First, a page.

Northern Ireland's Rory McIlroy says that one of the biggest challenges when he defends his U.S. Open title in June at San Francisco's Olympic Club will be to balance his lofty expectations with a level-headed approach.
While McIlroy's astonishing eight-shot victory at Congressional last year marked him out as the heir apparent to Tiger Woods, he readily concedes his mindset could have been more realistic going into the Masters earlier this month.
The opening major of the year was widely billed as a two-horse race between Woods and McIlroy, two of the most exciting players in the game, but the pre-tournament favourites ended a disappointing week in a tie for 40th place.
"Going into majors as a major champion, it definitely heightens your expectation levels a little bit," world number two McIlroy said on a U.S. Open teleconference call on Monday.
"That was something that I didn't control so well at the Masters a few weeks ago. Going back to defend my title in San Francisco will be a great experience for me and something I am really looking forward to.
"You try and approach it like you would any other event, just prepare as best you can and go out there and try to play the golf you know you are capable of."
McIlroy, who at 22 became the U.S. Open's youngest winner since 1923 with his record-breaking victory at Congressional, relished being bracketed with 14-times major champion Woods.
"If I am being compared to him, I am doing something right," the mop-haired Northern Irishman said. "I know there was a lot of hype pre-Masters about it being a two-horse race or whatever and it was a two-horse race for 40th.
"It wasn't our best week and hopefully, going into the next major, we both play a little bit better. It would be great if we could both get in contention on the Sunday."
McIlroy posted a tournament record total of 16-under-par 268 at rain-softened Congressional last year but he predicted a much stiffer, and more typical U.S. Open, challenge at Olympic Club from June 14-17.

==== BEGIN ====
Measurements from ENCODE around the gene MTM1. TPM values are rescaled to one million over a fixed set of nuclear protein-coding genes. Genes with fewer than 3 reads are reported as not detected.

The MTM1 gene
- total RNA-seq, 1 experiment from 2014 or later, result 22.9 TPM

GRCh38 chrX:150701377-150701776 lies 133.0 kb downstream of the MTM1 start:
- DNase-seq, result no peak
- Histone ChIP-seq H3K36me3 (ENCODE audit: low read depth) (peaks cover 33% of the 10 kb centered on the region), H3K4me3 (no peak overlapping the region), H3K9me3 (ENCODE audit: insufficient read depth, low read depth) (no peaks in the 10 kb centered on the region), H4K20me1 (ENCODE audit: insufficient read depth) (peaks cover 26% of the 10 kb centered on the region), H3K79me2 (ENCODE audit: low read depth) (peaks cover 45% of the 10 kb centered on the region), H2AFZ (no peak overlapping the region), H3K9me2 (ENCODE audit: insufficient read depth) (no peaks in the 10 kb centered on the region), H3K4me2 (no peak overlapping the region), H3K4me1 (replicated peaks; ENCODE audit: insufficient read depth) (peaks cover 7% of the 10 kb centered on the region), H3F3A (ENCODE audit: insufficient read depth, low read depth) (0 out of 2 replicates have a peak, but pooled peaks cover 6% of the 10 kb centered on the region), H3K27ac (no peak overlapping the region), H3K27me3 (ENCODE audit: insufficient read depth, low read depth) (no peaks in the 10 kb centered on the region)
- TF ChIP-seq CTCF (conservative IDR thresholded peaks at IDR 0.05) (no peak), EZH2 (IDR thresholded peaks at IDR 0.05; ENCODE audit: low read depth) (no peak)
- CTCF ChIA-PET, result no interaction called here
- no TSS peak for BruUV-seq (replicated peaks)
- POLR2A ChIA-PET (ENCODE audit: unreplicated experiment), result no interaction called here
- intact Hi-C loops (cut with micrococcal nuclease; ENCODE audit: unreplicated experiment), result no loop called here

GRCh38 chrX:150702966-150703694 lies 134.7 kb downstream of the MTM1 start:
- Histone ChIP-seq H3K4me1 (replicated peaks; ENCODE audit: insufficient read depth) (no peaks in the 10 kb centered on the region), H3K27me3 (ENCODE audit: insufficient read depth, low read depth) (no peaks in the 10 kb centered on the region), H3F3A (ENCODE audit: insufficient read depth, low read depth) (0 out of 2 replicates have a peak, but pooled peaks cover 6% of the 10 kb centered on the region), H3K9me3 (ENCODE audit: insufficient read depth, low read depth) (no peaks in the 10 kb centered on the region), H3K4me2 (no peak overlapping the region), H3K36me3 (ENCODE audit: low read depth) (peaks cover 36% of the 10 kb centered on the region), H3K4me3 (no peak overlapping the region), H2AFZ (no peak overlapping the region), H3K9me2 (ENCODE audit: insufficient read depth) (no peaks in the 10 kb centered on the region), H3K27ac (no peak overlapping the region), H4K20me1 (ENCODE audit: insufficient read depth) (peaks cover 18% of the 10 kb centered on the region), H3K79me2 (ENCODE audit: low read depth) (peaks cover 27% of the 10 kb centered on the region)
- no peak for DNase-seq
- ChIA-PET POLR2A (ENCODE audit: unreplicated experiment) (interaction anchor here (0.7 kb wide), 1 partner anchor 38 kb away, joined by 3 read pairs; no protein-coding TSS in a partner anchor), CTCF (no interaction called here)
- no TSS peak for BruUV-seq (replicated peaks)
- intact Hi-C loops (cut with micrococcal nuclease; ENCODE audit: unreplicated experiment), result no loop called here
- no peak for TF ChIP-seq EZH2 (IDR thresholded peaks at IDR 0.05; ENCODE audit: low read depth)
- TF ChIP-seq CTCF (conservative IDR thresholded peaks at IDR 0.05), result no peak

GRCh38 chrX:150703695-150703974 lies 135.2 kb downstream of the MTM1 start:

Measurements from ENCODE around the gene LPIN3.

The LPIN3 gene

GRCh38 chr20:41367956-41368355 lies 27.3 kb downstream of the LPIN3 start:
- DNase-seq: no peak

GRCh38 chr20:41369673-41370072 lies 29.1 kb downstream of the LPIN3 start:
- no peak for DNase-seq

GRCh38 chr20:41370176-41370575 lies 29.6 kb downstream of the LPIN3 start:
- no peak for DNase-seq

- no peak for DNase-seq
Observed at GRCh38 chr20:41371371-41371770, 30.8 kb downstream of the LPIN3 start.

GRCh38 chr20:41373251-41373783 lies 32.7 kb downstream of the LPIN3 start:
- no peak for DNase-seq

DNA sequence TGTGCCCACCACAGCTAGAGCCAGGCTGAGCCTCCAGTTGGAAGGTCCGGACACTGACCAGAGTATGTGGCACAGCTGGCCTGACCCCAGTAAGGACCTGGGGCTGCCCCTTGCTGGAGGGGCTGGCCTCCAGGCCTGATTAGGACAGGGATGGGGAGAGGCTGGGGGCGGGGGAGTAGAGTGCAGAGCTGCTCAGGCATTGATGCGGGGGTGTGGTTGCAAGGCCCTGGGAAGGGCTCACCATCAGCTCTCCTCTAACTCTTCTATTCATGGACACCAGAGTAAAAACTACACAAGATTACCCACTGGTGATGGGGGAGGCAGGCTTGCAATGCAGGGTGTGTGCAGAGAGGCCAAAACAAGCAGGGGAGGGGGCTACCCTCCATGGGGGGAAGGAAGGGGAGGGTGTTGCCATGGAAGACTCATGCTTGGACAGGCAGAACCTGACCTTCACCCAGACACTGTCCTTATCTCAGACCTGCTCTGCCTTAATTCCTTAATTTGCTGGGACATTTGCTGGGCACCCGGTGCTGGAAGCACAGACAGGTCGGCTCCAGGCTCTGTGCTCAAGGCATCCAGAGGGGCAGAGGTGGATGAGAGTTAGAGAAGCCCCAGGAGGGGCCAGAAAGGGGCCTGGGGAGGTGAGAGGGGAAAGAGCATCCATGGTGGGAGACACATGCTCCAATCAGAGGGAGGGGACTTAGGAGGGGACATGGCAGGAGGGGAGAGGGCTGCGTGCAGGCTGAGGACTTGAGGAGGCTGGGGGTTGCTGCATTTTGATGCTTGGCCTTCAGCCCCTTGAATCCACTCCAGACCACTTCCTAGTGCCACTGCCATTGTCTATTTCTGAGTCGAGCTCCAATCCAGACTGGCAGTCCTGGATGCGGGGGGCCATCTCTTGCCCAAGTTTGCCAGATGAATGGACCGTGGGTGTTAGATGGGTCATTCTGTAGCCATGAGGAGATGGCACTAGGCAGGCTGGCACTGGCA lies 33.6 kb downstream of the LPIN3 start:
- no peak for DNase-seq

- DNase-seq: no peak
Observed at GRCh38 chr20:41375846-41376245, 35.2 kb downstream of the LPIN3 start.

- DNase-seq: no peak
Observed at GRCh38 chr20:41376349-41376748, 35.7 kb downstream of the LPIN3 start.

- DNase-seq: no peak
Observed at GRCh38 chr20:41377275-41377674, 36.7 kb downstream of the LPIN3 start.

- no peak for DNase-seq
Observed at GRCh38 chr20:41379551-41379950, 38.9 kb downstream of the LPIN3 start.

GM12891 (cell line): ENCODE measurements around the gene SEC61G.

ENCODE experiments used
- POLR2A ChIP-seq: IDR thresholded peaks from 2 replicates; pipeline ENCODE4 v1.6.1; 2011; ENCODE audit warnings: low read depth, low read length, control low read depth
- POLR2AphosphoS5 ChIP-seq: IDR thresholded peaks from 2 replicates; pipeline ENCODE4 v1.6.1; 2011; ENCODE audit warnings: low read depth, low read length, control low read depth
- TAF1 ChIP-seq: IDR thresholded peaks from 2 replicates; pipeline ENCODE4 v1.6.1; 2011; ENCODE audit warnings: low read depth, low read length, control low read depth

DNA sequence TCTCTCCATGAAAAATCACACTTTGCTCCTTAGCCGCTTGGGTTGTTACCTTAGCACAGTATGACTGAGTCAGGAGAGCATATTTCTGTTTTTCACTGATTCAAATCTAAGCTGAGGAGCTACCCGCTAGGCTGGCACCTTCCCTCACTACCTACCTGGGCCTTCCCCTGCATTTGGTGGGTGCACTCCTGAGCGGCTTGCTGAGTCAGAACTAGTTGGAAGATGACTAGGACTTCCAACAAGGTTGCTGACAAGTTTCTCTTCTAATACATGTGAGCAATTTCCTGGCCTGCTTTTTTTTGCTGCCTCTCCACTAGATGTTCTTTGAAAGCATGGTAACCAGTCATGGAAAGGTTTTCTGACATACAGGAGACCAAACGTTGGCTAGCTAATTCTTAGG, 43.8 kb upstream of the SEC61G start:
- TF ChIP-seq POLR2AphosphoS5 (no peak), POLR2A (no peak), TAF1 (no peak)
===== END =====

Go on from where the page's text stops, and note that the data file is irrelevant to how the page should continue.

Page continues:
"The thing that made the scoring low last year was the fact they got so much rain before (the tournament)," said the 22-year-old from Holywood in County Down, Northern Ireland.
"Something around even par isn't going to be too far away. Last year was a little bit of an exception but I think this year if you shoot four 70s, you will have a great chance."
McIlroy described his 2011 U.S. Open victory as "a life-changing experience", one that elevated his status among his peers and made him hungry to add further major titles to his already glowing resume.
"You always dream and hope one day that you will be able to do it and to make that dream become a reality is something that was something very special," he said.
"It puts you among an elite group of players that can call themselves major champions. It probably makes people view you a little differently and maybe you gain a little bit of respect from guys that have won majors. You've joined the club.
"If anything, it just gives me more confidence in myself knowing I could win on the biggest stage in golf. Knowing that I have done it before, it gives me confidence to think that I will be able to do it again."
(Reporting by Mark Lamport-Stokes in Los Angeles; Editing by Frank Pingue)